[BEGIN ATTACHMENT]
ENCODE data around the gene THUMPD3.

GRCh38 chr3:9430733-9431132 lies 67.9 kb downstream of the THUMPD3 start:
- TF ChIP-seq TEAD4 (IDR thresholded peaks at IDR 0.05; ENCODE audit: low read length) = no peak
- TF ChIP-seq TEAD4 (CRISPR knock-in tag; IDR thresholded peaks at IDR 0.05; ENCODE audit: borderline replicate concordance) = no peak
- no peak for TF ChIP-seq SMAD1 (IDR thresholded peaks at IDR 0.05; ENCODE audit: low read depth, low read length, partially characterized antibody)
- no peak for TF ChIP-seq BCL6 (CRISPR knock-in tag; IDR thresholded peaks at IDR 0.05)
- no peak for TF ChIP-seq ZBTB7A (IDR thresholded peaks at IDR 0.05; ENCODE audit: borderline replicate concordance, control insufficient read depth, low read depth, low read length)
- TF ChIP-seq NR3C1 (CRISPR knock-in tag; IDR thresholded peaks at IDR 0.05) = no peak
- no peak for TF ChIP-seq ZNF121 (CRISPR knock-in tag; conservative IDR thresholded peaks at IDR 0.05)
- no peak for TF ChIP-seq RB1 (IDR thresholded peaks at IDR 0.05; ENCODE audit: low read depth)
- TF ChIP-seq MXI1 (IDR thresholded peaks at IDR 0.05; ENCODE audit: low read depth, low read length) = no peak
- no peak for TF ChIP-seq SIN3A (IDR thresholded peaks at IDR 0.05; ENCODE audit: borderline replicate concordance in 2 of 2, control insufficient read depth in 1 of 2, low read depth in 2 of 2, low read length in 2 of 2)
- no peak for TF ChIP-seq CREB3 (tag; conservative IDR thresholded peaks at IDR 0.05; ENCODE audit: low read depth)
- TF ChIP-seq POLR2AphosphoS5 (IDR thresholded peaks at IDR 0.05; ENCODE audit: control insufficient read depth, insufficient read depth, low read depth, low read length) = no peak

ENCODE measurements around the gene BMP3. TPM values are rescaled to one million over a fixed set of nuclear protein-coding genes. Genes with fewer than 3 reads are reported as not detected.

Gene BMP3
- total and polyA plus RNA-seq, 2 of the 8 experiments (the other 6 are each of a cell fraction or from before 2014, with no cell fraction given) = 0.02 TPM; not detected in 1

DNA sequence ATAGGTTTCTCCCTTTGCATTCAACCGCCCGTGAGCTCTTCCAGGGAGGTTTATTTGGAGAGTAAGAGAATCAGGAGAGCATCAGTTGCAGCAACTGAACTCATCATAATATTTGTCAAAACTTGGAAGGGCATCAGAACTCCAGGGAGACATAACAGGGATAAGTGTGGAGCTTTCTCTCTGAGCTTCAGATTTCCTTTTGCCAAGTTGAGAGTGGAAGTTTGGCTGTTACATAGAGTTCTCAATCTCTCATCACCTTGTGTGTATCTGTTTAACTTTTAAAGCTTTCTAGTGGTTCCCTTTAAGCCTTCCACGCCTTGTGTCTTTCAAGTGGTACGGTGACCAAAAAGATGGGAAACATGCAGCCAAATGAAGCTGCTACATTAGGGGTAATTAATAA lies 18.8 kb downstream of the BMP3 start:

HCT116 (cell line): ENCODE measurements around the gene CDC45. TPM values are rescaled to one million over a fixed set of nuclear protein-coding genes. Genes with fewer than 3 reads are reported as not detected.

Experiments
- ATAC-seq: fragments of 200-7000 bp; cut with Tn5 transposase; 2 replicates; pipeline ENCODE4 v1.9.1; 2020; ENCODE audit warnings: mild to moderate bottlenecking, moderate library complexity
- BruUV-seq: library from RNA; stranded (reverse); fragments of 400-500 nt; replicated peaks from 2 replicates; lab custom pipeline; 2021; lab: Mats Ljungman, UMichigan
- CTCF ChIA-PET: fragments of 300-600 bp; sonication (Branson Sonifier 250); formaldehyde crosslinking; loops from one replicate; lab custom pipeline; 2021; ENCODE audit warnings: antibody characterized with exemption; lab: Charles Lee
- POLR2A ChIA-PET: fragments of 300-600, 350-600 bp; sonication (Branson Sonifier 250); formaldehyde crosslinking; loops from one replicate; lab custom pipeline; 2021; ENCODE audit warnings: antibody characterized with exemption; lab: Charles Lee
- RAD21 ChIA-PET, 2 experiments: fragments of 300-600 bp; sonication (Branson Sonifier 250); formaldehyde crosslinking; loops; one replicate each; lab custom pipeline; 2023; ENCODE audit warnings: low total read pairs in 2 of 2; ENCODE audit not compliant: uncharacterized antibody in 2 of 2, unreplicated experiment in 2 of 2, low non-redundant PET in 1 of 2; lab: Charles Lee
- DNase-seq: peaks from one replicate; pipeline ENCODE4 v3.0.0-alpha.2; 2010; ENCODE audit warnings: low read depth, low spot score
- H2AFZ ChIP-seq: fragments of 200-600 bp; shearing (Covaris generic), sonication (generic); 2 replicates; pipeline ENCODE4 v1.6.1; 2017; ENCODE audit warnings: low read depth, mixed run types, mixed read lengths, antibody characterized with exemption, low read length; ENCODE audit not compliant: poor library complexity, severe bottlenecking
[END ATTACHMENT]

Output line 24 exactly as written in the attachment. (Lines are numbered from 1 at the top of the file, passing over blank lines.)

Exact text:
- POLR2A ChIA-PET: fragments of 300-600, 350-600 bp; sonication (Branson Sonifier 250); formaldehyde crosslinking; loops from one replicate; lab custom pipeline; 2021; ENCODE audit warnings: antibody characterized with exemption; lab: Charles Lee